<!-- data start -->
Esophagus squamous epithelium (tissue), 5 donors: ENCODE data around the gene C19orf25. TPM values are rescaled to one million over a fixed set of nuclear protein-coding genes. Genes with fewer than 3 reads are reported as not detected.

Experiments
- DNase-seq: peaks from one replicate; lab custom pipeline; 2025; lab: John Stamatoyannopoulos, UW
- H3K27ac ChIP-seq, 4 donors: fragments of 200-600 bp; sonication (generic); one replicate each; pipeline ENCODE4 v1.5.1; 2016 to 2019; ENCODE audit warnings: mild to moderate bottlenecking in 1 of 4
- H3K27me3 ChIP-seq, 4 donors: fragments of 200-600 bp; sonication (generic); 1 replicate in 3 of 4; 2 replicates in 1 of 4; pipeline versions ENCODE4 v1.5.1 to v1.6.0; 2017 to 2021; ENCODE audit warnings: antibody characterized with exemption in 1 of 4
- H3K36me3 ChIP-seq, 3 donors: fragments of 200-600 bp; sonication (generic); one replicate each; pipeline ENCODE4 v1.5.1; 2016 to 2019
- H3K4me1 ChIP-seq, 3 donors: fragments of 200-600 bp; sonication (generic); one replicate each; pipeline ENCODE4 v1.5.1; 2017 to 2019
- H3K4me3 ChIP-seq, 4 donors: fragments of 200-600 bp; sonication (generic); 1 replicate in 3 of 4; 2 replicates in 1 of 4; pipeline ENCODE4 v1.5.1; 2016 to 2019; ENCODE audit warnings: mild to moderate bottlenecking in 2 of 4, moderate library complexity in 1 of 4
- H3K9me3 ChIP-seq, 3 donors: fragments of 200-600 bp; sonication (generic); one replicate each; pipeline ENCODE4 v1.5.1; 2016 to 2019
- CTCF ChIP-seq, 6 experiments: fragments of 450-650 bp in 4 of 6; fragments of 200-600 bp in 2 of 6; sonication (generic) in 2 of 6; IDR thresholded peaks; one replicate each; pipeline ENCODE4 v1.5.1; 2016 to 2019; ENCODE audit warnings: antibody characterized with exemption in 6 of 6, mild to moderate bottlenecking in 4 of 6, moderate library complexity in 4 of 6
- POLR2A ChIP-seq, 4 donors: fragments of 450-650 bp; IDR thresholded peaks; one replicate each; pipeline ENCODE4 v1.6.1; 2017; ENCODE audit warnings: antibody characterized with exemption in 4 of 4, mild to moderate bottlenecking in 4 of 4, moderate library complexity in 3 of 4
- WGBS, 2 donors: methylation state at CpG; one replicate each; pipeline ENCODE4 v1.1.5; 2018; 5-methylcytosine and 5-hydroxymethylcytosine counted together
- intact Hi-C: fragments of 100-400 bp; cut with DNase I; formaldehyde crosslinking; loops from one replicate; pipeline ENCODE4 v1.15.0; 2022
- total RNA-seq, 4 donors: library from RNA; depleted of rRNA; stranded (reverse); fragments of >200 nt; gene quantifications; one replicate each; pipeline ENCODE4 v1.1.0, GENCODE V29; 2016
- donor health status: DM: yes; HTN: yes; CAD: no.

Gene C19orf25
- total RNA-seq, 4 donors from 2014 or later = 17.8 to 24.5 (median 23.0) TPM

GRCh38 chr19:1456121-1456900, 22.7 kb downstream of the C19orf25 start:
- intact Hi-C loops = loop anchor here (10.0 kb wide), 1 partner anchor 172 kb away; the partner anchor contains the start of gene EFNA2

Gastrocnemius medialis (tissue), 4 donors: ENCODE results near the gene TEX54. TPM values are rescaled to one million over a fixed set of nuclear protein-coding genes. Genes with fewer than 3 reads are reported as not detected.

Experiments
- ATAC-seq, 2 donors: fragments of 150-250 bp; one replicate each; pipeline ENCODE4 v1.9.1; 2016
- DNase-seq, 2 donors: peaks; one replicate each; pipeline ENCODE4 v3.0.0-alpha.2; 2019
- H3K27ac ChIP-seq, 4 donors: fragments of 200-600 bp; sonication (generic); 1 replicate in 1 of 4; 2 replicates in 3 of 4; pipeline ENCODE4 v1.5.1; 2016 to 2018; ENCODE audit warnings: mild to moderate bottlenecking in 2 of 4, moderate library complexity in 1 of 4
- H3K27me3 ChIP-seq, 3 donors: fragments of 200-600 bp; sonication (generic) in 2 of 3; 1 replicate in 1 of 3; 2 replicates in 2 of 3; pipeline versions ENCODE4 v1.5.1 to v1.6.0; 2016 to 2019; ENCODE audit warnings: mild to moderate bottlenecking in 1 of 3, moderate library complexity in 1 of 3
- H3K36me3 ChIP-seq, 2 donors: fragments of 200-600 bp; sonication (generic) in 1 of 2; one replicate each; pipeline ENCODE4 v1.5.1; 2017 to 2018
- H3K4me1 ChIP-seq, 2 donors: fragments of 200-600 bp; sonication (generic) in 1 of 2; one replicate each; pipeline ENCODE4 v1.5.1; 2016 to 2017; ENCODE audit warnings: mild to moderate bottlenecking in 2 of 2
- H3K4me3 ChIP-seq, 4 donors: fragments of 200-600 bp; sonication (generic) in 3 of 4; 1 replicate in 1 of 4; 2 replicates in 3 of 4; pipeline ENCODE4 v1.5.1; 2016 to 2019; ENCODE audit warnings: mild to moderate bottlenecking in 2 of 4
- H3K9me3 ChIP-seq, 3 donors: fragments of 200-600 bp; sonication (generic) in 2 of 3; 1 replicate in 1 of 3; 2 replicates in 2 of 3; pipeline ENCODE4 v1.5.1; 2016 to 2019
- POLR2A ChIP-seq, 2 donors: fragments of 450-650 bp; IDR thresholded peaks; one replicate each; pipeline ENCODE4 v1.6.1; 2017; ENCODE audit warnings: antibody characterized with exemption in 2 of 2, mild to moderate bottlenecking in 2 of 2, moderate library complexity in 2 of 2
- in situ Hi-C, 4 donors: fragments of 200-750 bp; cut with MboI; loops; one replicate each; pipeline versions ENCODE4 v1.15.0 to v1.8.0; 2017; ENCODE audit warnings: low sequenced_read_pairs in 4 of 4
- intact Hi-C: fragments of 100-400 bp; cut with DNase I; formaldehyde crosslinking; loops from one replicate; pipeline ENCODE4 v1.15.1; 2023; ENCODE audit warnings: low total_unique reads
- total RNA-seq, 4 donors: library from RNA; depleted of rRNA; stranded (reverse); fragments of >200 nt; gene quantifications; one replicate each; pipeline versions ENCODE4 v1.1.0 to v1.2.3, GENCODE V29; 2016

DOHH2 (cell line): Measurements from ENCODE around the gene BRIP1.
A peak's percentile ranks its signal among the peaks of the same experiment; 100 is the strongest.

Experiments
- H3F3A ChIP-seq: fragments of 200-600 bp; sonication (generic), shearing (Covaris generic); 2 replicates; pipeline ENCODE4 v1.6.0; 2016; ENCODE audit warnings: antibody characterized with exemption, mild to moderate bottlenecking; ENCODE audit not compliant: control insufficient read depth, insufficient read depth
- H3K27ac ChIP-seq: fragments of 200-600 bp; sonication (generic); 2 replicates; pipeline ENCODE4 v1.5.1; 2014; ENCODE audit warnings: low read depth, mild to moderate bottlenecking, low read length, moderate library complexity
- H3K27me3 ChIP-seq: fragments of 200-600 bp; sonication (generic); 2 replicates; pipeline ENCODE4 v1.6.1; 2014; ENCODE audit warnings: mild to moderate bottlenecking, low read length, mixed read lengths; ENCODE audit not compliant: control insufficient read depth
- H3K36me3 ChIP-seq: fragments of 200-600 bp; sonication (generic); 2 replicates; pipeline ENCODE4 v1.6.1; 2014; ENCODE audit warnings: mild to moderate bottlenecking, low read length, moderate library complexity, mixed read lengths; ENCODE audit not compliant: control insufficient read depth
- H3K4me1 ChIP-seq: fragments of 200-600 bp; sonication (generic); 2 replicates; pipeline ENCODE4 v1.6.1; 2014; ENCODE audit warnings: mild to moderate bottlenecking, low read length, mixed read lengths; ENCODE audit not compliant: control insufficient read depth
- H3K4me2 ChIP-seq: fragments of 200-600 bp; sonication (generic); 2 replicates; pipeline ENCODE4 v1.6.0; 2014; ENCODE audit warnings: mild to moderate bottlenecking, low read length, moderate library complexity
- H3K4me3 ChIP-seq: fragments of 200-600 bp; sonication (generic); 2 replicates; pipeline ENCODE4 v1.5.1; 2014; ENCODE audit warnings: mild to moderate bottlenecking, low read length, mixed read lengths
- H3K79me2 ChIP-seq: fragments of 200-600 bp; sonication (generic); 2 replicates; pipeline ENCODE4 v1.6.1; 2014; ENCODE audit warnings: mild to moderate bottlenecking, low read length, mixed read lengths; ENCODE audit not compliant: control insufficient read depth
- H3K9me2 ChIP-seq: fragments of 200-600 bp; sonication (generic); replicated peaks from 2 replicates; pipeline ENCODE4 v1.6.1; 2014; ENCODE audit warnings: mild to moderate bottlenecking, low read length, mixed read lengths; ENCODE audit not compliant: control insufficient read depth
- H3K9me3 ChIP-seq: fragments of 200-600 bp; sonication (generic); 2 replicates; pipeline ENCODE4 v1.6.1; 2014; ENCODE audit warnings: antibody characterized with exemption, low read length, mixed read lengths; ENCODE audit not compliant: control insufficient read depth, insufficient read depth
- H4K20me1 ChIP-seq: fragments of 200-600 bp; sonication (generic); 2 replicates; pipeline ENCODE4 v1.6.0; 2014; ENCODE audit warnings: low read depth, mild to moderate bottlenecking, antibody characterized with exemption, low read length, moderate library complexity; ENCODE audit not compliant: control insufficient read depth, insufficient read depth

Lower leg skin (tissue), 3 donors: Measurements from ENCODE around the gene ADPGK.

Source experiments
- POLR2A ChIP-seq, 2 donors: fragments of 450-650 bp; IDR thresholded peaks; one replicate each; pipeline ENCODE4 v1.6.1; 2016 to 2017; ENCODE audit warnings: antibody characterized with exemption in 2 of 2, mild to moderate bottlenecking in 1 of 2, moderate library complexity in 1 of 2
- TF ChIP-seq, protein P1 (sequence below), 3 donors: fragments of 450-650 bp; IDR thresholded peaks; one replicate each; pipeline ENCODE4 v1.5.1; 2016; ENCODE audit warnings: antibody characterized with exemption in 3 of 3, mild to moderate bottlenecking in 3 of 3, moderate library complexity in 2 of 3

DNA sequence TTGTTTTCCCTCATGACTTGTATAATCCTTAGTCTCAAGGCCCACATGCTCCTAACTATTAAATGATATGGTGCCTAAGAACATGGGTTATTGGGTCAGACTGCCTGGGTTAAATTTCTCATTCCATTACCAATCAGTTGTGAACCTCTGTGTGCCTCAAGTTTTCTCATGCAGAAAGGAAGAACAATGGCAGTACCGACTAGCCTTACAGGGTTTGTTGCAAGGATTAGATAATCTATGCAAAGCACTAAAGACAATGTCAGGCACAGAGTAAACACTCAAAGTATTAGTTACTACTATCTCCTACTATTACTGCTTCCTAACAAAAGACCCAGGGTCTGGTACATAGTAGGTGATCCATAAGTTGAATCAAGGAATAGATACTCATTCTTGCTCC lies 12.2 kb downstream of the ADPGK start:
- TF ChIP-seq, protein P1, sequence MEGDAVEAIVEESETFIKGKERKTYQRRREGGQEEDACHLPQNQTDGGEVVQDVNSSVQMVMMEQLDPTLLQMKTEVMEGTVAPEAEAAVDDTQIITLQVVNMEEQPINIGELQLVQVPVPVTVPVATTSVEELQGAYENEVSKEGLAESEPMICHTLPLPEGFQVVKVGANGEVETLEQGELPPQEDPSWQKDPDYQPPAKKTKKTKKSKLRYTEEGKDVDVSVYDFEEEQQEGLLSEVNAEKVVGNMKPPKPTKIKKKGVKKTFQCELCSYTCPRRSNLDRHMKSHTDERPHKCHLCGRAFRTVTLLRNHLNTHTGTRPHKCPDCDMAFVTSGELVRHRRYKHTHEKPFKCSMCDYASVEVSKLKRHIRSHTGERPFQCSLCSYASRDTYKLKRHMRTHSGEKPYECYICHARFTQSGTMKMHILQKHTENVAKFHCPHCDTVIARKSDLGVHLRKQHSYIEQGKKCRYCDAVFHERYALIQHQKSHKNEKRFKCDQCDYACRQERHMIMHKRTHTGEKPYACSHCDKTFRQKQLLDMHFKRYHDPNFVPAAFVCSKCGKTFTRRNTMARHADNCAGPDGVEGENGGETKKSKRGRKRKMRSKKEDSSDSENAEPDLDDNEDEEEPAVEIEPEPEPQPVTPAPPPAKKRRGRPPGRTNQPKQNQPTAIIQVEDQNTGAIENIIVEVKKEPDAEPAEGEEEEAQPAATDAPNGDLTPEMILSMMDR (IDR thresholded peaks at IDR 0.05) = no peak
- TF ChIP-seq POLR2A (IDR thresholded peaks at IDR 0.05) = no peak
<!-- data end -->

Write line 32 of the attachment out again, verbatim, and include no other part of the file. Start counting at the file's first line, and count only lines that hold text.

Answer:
- intact Hi-C: fragments of 100-400 bp; cut with DNase I; formaldehyde crosslinking; loops from one replicate; pipeline ENCODE4 v1.15.1; 2023; ENCODE audit warnings: low total_unique reads